St. Paul Mayor Melvin Carter has urged expedited release of body-camera footage after a St. Paul police officer shot and killed a man who allegedly rammed the officer’s squad SUV at an intersection in the Hamline-Midway neighborhood Sunday.
Carter said he has asked Police Chief Todd Axtell to release the footage “as soon as reasonably possible,” once the Minnesota Bureau of Criminal Apprehension, the agency investigating the shooting, has collected preliminary witness statements and the family of Ronald K. Davis has had the opportunity to watch it.
The Ramsey County Medical Examiner identified the man shot as Davis, 31, of St. Paul. A spokesperson for BCA has not yet released the identity of the officer involved, as agents are still conducting interviews with witnesses and officers. Ramsey County Attorney John Choi’s office will issue a charging decision once the investigation is complete.
“I want to assure the public that we will be thorough and diligent in our work. We will utilize the resources and time necessary to make the right decision,” Choi’s spokesperson, Dennis Gerhardstein, said in a statement.
Davis’ death marks the 12th fatal officer-involved shooting so far this year, the second-highest number since 2000. The years 2015, 2016 and 2018 each saw 13 fatal officer-involved shootings, according to a Star Tribune database.
Davis was killed at 5:50 p.m. Sunday near the intersection of W. Thomas Avenue and N. Griggs Street. Police said the officer was not injured. According to an incident report provided by St. Paul police, the squad was stopped at the intersection when he was rear-ended by a vehicle.
“After the officer got out of his squad, the driver of the striking vehicle initiated a physical confrontation and a fight ensued,” the report said. “During the course of the fight, the officer discharged his service weapon, striking the adult male who had confronted him.”
Medics were called, but Davis was pronounced dead at the scene. The report does not indicate whether Davis, who does not have a violent criminal record, was armed, but emergency dispatch audio indicates he may have had a knife.
“Drop the knife! Drop the knife!” an officer can be heard screaming. “Shots fired, shots fired! Thomas and Griggs! One has been shot,” the officer continued. “He’s still at gunpoint he’s on the ground … have medics stage nearby.”
On Monday morning, streaks of blood in the street and two small bouquets of flowers were the only remnants of the chaotic scene. Next door to the shooting, a woman named Rita, who declined to give her last name, said she was at home watching TV when she heard “some sort of commotion” outside.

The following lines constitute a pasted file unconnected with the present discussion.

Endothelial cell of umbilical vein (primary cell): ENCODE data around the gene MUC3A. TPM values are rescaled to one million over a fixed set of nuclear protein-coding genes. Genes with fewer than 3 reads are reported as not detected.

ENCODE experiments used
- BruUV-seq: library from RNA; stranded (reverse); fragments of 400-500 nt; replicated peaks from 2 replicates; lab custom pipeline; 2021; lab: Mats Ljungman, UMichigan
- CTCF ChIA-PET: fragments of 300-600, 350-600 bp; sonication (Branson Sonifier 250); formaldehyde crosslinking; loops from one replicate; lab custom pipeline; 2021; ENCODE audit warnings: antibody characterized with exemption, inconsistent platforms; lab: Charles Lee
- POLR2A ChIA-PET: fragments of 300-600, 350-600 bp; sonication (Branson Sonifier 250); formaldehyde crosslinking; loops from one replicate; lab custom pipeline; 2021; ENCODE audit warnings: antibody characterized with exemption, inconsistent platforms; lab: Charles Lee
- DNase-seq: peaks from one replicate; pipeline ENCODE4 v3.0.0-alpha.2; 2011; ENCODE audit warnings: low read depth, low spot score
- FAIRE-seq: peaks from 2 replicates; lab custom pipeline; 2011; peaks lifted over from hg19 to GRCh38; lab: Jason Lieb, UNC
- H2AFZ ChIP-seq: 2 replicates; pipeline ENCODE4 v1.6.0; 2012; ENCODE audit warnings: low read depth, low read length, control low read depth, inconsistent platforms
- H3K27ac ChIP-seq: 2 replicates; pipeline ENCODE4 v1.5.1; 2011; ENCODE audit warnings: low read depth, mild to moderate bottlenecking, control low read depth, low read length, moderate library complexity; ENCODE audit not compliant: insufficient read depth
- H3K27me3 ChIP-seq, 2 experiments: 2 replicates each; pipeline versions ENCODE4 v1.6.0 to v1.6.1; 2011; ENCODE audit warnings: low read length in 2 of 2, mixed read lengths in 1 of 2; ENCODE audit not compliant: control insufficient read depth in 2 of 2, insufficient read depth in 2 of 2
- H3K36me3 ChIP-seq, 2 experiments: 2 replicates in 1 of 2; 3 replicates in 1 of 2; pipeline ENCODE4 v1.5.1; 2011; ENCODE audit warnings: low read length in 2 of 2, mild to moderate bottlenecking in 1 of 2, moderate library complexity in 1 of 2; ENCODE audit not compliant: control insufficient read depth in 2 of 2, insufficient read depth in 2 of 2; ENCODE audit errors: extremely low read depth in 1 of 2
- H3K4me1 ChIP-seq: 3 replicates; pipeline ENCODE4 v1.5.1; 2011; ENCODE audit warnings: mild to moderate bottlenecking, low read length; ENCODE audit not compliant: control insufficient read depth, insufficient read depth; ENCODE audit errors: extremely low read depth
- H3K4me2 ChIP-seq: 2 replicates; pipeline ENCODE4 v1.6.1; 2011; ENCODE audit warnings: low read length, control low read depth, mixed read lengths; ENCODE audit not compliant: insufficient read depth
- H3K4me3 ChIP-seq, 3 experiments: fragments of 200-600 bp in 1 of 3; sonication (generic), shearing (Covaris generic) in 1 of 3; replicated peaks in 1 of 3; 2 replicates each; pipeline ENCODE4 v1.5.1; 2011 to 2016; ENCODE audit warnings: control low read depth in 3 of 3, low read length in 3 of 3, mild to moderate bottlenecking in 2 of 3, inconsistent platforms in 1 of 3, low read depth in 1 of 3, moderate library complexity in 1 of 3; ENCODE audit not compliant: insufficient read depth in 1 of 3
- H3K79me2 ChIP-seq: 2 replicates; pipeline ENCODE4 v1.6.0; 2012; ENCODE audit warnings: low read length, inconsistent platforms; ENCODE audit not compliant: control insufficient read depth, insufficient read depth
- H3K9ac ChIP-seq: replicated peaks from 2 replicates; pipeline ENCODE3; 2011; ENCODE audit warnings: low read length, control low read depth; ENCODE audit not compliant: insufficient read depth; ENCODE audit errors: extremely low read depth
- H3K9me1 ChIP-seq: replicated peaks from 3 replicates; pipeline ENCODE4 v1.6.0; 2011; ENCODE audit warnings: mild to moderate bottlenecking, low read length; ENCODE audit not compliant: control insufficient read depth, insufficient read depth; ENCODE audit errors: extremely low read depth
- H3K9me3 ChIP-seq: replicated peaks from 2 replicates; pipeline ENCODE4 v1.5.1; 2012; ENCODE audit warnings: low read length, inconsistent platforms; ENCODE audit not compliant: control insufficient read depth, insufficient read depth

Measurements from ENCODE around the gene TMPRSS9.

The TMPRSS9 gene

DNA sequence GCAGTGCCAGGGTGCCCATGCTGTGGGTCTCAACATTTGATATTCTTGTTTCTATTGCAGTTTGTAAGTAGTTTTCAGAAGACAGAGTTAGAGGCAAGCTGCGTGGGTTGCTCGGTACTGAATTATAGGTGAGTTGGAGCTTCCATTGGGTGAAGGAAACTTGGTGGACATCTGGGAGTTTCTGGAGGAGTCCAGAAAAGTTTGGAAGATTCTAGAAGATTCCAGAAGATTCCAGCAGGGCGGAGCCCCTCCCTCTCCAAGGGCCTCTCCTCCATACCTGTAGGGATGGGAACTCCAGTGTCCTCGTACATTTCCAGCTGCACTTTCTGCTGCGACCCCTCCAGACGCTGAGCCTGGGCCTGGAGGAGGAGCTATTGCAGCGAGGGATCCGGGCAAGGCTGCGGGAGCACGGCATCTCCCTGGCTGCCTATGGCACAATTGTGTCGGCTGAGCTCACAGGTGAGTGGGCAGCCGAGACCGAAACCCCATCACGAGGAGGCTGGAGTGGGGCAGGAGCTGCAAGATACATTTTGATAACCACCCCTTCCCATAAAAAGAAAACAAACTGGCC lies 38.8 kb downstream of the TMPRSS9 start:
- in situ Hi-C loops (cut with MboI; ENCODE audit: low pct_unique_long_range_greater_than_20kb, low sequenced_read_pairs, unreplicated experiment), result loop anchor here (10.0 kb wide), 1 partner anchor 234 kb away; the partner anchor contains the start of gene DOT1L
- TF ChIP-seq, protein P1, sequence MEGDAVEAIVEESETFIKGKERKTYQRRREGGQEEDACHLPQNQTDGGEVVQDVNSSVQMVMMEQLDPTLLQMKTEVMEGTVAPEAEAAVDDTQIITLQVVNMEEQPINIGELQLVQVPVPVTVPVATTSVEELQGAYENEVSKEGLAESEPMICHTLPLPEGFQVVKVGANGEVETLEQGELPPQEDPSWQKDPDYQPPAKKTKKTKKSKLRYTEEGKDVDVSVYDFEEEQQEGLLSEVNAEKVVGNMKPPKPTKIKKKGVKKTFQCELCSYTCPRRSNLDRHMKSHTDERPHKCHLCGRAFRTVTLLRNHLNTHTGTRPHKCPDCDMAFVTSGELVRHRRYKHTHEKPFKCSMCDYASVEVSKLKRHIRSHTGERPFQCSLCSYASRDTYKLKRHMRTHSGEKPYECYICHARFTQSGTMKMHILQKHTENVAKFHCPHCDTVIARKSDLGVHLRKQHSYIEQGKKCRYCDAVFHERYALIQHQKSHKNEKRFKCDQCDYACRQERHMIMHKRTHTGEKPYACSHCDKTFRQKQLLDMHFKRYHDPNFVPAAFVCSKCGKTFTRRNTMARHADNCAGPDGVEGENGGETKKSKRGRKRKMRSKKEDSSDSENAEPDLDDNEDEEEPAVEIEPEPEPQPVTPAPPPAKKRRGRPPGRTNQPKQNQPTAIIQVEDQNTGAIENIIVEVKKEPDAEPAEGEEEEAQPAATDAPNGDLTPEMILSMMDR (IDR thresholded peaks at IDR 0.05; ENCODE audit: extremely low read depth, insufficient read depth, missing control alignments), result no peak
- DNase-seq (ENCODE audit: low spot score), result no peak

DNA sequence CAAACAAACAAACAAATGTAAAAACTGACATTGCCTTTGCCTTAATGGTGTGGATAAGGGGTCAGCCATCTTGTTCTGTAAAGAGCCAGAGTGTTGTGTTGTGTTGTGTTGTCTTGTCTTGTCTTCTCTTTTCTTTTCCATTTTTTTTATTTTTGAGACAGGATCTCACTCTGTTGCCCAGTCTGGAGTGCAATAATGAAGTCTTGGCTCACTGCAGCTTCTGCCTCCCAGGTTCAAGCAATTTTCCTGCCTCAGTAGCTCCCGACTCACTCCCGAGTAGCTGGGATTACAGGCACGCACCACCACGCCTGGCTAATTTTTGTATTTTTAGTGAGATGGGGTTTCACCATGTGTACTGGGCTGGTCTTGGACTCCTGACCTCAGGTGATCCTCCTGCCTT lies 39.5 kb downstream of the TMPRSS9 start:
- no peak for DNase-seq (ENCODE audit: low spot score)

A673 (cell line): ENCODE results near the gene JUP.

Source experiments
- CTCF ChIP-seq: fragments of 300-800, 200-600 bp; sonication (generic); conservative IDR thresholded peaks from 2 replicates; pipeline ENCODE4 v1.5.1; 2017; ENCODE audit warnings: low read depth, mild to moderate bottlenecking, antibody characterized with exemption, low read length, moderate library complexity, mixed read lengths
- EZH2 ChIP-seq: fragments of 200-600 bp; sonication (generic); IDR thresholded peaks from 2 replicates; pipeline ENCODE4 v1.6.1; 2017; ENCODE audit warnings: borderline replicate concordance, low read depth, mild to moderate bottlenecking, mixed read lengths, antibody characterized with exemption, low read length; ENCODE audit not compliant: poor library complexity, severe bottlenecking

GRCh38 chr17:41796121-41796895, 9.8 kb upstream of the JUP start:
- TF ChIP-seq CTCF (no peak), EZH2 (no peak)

Rita said she didn’t go outside, but she did call 911 and was interviewed three times. In her 34 years there, she said, “nothing like this ever happened.” She later saw Davis, who appeared to be a black man, face down. By 6:15 p.m., she said, “I had yellow tape everywhere.”
The case bears some resemblance to the 2012 shooting of Victor Gaddy. St. Paul police fatally shot Gaddy in the Payne-Phalen neighborhood after he rammed his vehicle into unmarked squads that were used while investigating him in a drug case.
It comes as police grapple with what Axtell last week called a stretch of unprecedented violence in the city. He mobilized his entire department and beefed up patrols on the streets.
In a Facebook post Sunday night, Axtell said the officer in Sunday’s case was “faced with one of the most gut-wrenching situations imaginable.”
Last year, Carter led the charge to expedite the release of two St. Paul police body-camera videos that captured the Aug. 5 fatal shooting of William Hughes. Carter said at the time that he wanted the videos released after all witnesses, including the officers involved, provided a statement, and after Hughes’ family had viewed the videos in private.
“It would be difficult to find a rationale where that would be compromising the integrity of the investigation,” Carter said at the time.
When Axtell released the videos 10 days later, he said his “greatest goal” was to establish the infrastructure to release such videos within 72 hours.
Carter did not immediately say Monday whether he advocated releasing body-camera video from Sunday’s shooting before the case is resolved.
St. Paul police said in a written statement that Axtell will release the video when it won’t interfere with the investigation.
“Investigations take time,” the statement said. “Chief Axtell will release the video, in consultation with the BCA, when he knows the investigation won’t be compromised.” The department does not have a policy about releasing such videos, police said.
Early release unusual
It’s unusual in Minnesota for law enforcement agencies to release footage from body or squad-car cameras in officer-involved shootings before a case is resolved by either clearing the officers of wrongdoing or adjudication in court should they face criminal charges.
However, authorities from Richfield and Edina both said last week that they are looking into releasing dashcam footage from the Sept. 7 fatal shooting of Brian Quinones. The Quinones case remains under investigation.
The Rev. Darryl Spence, a member of the God Squad who was at Sunday’s scene, and activist K.G. Wilson called for the release of the body-camera video in Sunday’s shooting. Both noted that the shooting comes on the heels of some tense days for St. Paul, which recently witnessed three homicides in a nine-hour span.
“Right now we’re a community on edge,” Spence said. “Any little thing will push us over the edge.”
He urged community members to be measured in their responses as they await more information, but also called for authorities to release the video as soon as possible.
“Because we’re on such an edge, we have to be careful, we have to be prayerful, we have to hold each other up,” Spence said. “We need to not rush to judgment and make sure the right call is made.”